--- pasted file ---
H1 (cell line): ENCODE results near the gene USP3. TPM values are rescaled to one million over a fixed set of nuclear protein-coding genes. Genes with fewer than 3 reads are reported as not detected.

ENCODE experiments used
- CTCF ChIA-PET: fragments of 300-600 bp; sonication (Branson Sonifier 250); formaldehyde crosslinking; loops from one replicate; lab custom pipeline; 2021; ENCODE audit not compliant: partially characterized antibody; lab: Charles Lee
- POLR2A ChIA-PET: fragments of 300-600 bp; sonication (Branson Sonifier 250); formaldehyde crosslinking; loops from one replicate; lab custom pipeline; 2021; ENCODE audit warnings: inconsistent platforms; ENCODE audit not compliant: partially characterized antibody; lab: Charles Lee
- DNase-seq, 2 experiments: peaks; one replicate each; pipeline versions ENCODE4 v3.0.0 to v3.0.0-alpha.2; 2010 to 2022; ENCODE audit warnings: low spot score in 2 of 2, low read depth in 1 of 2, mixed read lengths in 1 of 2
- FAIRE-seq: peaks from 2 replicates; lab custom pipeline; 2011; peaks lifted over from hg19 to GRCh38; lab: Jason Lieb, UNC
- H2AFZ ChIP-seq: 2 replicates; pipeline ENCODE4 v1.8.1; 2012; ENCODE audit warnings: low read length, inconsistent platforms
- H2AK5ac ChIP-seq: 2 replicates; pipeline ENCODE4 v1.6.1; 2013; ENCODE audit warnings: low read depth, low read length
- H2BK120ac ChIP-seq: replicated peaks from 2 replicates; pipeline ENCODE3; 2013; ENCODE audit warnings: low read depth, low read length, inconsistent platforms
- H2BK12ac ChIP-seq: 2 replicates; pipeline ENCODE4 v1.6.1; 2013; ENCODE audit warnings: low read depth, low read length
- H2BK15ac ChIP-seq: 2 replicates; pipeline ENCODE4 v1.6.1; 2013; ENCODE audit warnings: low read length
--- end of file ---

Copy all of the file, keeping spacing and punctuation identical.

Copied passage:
H1 (cell line): ENCODE results near the gene USP3. TPM values are rescaled to one million over a fixed set of nuclear protein-coding genes. Genes with fewer than 3 reads are reported as not detected.

ENCODE experiments used
- CTCF ChIA-PET: fragments of 300-600 bp; sonication (Branson Sonifier 250); formaldehyde crosslinking; loops from one replicate; lab custom pipeline; 2021; ENCODE audit not compliant: partially characterized antibody; lab: Charles Lee
- POLR2A ChIA-PET: fragments of 300-600 bp; sonication (Branson Sonifier 250); formaldehyde crosslinking; loops from one replicate; lab custom pipeline; 2021; ENCODE audit warnings: inconsistent platforms; ENCODE audit not compliant: partially characterized antibody; lab: Charles Lee
- DNase-seq, 2 experiments: peaks; one replicate each; pipeline versions ENCODE4 v3.0.0 to v3.0.0-alpha.2; 2010 to 2022; ENCODE audit warnings: low spot score in 2 of 2, low read depth in 1 of 2, mixed read lengths in 1 of 2
- FAIRE-seq: peaks from 2 replicates; lab custom pipeline; 2011; peaks lifted over from hg19 to GRCh38; lab: Jason Lieb, UNC
- H2AFZ ChIP-seq: 2 replicates; pipeline ENCODE4 v1.8.1; 2012; ENCODE audit warnings: low read length, inconsistent platforms
- H2AK5ac ChIP-seq: 2 replicates; pipeline ENCODE4 v1.6.1; 2013; ENCODE audit warnings: low read depth, low read length
- H2BK120ac ChIP-seq: replicated peaks from 2 replicates; pipeline ENCODE3; 2013; ENCODE audit warnings: low read depth, low read length, inconsistent platforms
- H2BK12ac ChIP-seq: 2 replicates; pipeline ENCODE4 v1.6.1; 2013; ENCODE audit warnings: low read depth, low read length
- H2BK15ac ChIP-seq: 2 replicates; pipeline ENCODE4 v1.6.1; 2013; ENCODE audit warnings: low read length